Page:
In the beginning, it was not at all clear that McKinnon had chosen a winning direction for his research. In fact, when he left his tenured position at Harvard University in 1996 to set up his laboratory at Rockefeller University, many questioned his sanity. Trained as a medical doctor at Tufts University, MacKinnon was then studying electrophysiology — a field that has nothing to do with investigating atomic structures. Desperate to learn exactly how electrical impulses are transmitted at the most basic level, he hatched a plan that would let him watch it happen. First, though, he’d have to teach himself X-ray crystallography, a process for visualizing molecular structures by shining a focused X-ray beam off a crystal and watching how the rays bounce off individual atoms. To gain that kind of expertise, MacKinnon would have to master computer science, math, physics, chemistry, and biology to make it all work.
One brave postdoc jumped Harvard’s ship to go to Rockefeller with MacKinnon, bringing his new lab’s staff to two. Soon his wife, a chemist, joined the team. “Alice starting working in the lab because she felt bad for me,” MacKinnon chuckles. Many of his colleagues predicted it would take MacKinnon a decade to see the ion channel at work. He was undeterred by this forecast. “My feeling was, So what if it takes 20, if I got to see it before I died,” he says.
MacKinnon didn’t have to wait nearly that long. Two years later he saw the pore structure, or at least a detailed computer representation of it. Another three years and he figured out how the pore chemically identifies which ions should be granted passage through the channel. And finally, earlier this year, MacKinnon discovered the voltage gating structure that transmits electrical impulses across cells, linking neurons and muscles—mind and body.
At the news conference, reporters pepper MacKinnon with questions, and he replies quickly and lightheartedly. His tousled auburn curls complete the picture of a man whose energy never fails to match that of his voice—at least on this day. What will he do with all that money? He’ll use the money to finally buy a cell phone and a sea kayak, he replies, and his eyes all but shut tight as he flashes his easy smile. But really, he’ll just keep hacking away at the kind of scientific puzzles that have brought him to this point. “When I go to sleep at night and wake up in the morning, they’re [ion channels] still on my mind. So that’s what I’ll keep doing,” he quips. MacKinnon scans a crowd dotted with white lab coats and budding scientists. When he speaks directly to the young scientists, his tone turns serious: “Let the question drive what you do. Don’t let anybody say you can’t do it, because you can.” Perhaps his love for his question gave MacKinnon the focused intensity that allowed him to discover the ion channel structure and to watch it at work. He certainly seems to think so. He wanted to see it so badly, he says, that he invested as much effort in the laboratory as necessary to succeed.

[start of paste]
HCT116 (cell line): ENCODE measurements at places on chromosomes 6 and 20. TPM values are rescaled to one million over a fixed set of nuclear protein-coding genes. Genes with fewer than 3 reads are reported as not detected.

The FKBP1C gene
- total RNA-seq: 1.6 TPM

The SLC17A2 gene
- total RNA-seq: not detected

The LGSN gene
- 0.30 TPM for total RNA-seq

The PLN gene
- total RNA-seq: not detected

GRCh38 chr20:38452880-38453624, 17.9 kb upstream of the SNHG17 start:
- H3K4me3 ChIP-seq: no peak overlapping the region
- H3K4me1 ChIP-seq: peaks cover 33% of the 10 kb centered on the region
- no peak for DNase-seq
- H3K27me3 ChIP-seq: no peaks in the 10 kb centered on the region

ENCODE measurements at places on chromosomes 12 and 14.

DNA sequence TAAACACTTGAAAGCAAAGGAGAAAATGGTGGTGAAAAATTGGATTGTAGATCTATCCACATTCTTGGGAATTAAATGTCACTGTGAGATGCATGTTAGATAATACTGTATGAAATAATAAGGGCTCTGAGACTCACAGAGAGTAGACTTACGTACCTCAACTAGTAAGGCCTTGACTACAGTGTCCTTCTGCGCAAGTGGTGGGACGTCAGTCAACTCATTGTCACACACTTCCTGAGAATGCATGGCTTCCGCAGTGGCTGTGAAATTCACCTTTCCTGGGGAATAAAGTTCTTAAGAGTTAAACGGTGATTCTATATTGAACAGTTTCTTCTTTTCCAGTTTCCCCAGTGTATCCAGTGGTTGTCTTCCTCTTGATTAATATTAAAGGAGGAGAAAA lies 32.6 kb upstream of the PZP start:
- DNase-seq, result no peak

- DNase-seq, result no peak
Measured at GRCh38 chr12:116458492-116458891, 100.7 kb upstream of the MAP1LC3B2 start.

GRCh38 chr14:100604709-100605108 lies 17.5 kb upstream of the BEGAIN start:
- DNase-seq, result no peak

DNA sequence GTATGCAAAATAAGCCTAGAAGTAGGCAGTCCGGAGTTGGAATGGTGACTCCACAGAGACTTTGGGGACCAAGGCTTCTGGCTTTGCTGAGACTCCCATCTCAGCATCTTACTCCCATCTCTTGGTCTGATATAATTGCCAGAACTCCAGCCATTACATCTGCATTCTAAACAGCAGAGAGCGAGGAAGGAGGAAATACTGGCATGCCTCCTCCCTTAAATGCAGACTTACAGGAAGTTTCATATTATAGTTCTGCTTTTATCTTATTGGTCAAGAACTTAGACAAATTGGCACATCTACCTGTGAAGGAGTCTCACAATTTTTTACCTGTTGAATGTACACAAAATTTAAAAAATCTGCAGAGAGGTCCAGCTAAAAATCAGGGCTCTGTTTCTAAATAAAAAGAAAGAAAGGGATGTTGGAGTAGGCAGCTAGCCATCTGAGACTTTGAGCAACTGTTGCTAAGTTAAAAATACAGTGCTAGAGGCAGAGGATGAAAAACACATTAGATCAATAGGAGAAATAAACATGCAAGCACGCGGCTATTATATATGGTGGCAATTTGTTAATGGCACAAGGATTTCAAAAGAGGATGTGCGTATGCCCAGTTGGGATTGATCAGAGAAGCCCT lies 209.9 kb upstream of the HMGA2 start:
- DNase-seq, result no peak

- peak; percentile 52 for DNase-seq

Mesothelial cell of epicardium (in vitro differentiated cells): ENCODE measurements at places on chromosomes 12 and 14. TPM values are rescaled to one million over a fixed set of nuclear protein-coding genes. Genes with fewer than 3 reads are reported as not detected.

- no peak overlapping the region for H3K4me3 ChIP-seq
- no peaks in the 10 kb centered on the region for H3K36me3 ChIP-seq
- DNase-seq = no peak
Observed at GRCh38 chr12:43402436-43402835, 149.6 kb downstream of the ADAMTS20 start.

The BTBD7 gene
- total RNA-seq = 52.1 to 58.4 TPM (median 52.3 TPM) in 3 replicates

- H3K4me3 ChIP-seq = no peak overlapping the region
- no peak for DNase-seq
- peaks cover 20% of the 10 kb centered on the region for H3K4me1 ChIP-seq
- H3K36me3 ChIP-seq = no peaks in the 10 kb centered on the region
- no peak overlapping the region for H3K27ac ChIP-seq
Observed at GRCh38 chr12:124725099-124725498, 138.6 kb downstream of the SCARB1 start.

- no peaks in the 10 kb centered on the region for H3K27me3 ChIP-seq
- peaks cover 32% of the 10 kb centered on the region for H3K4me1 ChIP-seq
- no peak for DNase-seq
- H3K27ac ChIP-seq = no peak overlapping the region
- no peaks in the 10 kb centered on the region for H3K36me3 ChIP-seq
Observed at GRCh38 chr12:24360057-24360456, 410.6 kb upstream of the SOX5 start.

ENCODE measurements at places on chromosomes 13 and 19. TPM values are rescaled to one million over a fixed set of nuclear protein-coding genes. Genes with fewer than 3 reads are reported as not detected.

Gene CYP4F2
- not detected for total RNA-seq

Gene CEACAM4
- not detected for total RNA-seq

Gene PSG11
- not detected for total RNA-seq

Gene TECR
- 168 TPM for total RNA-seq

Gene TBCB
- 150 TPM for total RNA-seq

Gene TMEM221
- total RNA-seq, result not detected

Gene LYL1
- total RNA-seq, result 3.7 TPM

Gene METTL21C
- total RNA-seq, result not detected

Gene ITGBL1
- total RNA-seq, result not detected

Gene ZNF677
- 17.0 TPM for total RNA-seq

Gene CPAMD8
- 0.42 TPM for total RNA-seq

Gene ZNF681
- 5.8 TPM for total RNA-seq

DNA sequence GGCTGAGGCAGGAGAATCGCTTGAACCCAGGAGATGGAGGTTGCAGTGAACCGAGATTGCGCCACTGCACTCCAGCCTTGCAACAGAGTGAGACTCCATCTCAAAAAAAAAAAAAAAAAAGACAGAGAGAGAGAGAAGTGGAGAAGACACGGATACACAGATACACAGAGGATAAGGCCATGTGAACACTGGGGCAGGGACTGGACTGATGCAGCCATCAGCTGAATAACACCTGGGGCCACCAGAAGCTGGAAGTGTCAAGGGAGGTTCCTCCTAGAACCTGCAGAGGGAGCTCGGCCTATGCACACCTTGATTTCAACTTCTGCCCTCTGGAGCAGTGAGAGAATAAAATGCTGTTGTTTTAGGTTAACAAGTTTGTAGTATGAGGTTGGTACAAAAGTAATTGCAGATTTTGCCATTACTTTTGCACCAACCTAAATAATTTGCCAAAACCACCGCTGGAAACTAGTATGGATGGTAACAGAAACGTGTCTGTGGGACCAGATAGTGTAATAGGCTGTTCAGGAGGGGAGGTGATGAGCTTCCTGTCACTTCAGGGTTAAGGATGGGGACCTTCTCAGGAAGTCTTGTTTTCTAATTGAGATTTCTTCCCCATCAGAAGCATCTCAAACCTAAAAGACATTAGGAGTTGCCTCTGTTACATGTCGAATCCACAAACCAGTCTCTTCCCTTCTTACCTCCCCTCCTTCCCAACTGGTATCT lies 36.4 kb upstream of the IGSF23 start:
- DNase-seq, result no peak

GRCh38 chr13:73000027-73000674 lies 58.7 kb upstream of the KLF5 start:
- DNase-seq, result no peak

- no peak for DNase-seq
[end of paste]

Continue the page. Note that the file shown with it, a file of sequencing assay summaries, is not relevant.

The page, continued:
Later, sitting in front of a computer screen in a closet-sized room in his laboratory—a place where hallway corkboards are papered with the covers of journals such as Science and Nature that have highlighted his lab’s work—he scrutinizes tiny images of ion channels and molecular structures, looking for his favorite. “There’s a very beautiful picture that I like the most,” he says, hunching toward the screen. An image appears, a scaffold of colorful sticks and arcs that resembles a carefully constructed Tinkertoy tower. It’s the potassium ion channel’s selectivity filter, the feature that ensures that only potassium ions pass through the pore. MacKinnon spins around in his chair, grinning ear to ear, folds his arms, and crosses one socked-and-sandaled foot over the other. “It’s my favorite picture. It’s what I want on my tombstone,” he bubbles. “For people who know me, this is the picture.”
Leaning toward the computer monitor, he points at the red “oxygens” and blue “potassiums” on the screen, explaining how the oxygen atoms hug the potassium ion as it passes through the structure, mimicking the watery environment that a potassium ion prefers. This is how the body’s crafty biochemistry tricks an ion across the oily barrier of a cell membrane. A photographer points her camera at MacKinnon’s wide-eyed and bespectacled face. Like a proud parent, he deflects the lens. “Take the picture, not me!” he laughs, flapping his arm toward the intricate molecular model floating on his computer screen.